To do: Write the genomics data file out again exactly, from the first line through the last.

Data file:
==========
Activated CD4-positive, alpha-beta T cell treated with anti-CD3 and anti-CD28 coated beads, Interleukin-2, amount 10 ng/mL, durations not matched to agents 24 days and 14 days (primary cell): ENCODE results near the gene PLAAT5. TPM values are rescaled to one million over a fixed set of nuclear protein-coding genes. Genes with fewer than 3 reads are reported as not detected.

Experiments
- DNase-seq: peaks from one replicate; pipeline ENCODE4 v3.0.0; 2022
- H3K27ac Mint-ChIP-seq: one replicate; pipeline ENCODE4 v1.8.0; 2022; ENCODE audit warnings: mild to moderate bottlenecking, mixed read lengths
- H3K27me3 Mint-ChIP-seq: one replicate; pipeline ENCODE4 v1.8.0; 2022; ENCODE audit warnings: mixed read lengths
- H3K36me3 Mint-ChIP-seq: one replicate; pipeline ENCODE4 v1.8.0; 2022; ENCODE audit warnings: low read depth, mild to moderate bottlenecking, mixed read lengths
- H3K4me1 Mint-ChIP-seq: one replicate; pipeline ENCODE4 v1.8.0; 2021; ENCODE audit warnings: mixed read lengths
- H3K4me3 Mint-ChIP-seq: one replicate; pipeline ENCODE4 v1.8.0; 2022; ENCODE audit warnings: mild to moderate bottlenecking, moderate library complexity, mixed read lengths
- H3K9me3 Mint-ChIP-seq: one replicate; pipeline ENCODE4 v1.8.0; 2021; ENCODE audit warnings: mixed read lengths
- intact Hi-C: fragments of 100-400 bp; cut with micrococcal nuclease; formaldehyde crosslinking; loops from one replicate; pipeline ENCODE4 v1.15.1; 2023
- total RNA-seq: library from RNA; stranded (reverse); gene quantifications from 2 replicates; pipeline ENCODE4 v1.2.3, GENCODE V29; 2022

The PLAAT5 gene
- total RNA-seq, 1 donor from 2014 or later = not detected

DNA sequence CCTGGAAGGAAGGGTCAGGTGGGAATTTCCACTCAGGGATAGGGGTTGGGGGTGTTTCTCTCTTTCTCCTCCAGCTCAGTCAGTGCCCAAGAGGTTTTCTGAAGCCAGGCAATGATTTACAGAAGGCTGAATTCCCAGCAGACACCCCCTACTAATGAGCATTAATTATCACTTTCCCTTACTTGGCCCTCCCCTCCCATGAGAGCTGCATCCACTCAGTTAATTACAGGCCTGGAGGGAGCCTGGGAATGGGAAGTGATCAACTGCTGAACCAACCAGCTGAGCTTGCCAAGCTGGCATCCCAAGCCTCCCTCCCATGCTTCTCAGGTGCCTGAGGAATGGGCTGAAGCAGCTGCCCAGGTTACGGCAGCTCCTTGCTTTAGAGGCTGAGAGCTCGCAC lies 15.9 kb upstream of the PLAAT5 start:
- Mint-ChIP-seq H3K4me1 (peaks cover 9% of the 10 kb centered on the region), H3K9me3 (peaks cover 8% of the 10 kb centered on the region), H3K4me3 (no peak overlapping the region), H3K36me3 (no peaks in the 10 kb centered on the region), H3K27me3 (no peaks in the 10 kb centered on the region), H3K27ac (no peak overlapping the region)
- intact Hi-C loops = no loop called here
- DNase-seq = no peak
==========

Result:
Activated CD4-positive, alpha-beta T cell treated with anti-CD3 and anti-CD28 coated beads, Interleukin-2, amount 10 ng/mL, durations not matched to agents 24 days and 14 days (primary cell): ENCODE results near the gene PLAAT5. TPM values are rescaled to one million over a fixed set of nuclear protein-coding genes. Genes with fewer than 3 reads are reported as not detected.

Experiments
- DNase-seq: peaks from one replicate; pipeline ENCODE4 v3.0.0; 2022
- H3K27ac Mint-ChIP-seq: one replicate; pipeline ENCODE4 v1.8.0; 2022; ENCODE audit warnings: mild to moderate bottlenecking, mixed read lengths
- H3K27me3 Mint-ChIP-seq: one replicate; pipeline ENCODE4 v1.8.0; 2022; ENCODE audit warnings: mixed read lengths
- H3K36me3 Mint-ChIP-seq: one replicate; pipeline ENCODE4 v1.8.0; 2022; ENCODE audit warnings: low read depth, mild to moderate bottlenecking, mixed read lengths
- H3K4me1 Mint-ChIP-seq: one replicate; pipeline ENCODE4 v1.8.0; 2021; ENCODE audit warnings: mixed read lengths
- H3K4me3 Mint-ChIP-seq: one replicate; pipeline ENCODE4 v1.8.0; 2022; ENCODE audit warnings: mild to moderate bottlenecking, moderate library complexity, mixed read lengths
- H3K9me3 Mint-ChIP-seq: one replicate; pipeline ENCODE4 v1.8.0; 2021; ENCODE audit warnings: mixed read lengths
- intact Hi-C: fragments of 100-400 bp; cut with micrococcal nuclease; formaldehyde crosslinking; loops from one replicate; pipeline ENCODE4 v1.15.1; 2023
- total RNA-seq: library from RNA; stranded (reverse); gene quantifications from 2 replicates; pipeline ENCODE4 v1.2.3, GENCODE V29; 2022

The PLAAT5 gene
- total RNA-seq, 1 donor from 2014 or later = not detected

DNA sequence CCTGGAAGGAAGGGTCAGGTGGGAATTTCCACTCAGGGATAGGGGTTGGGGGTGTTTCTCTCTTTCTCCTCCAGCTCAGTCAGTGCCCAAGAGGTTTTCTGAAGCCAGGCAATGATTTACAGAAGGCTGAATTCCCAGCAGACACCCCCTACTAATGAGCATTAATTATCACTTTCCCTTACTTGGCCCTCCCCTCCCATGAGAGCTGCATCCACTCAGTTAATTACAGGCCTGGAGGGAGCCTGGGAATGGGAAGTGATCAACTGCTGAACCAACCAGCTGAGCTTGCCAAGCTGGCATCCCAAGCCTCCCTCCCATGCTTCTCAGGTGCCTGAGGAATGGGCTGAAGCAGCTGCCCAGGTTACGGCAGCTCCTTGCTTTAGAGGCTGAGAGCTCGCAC lies 15.9 kb upstream of the PLAAT5 start:
- Mint-ChIP-seq H3K4me1 (peaks cover 9% of the 10 kb centered on the region), H3K9me3 (peaks cover 8% of the 10 kb centered on the region), H3K4me3 (no peak overlapping the region), H3K36me3 (no peaks in the 10 kb centered on the region), H3K27me3 (no peaks in the 10 kb centered on the region), H3K27ac (no peak overlapping the region)
- intact Hi-C loops = no loop called here
- DNase-seq = no peak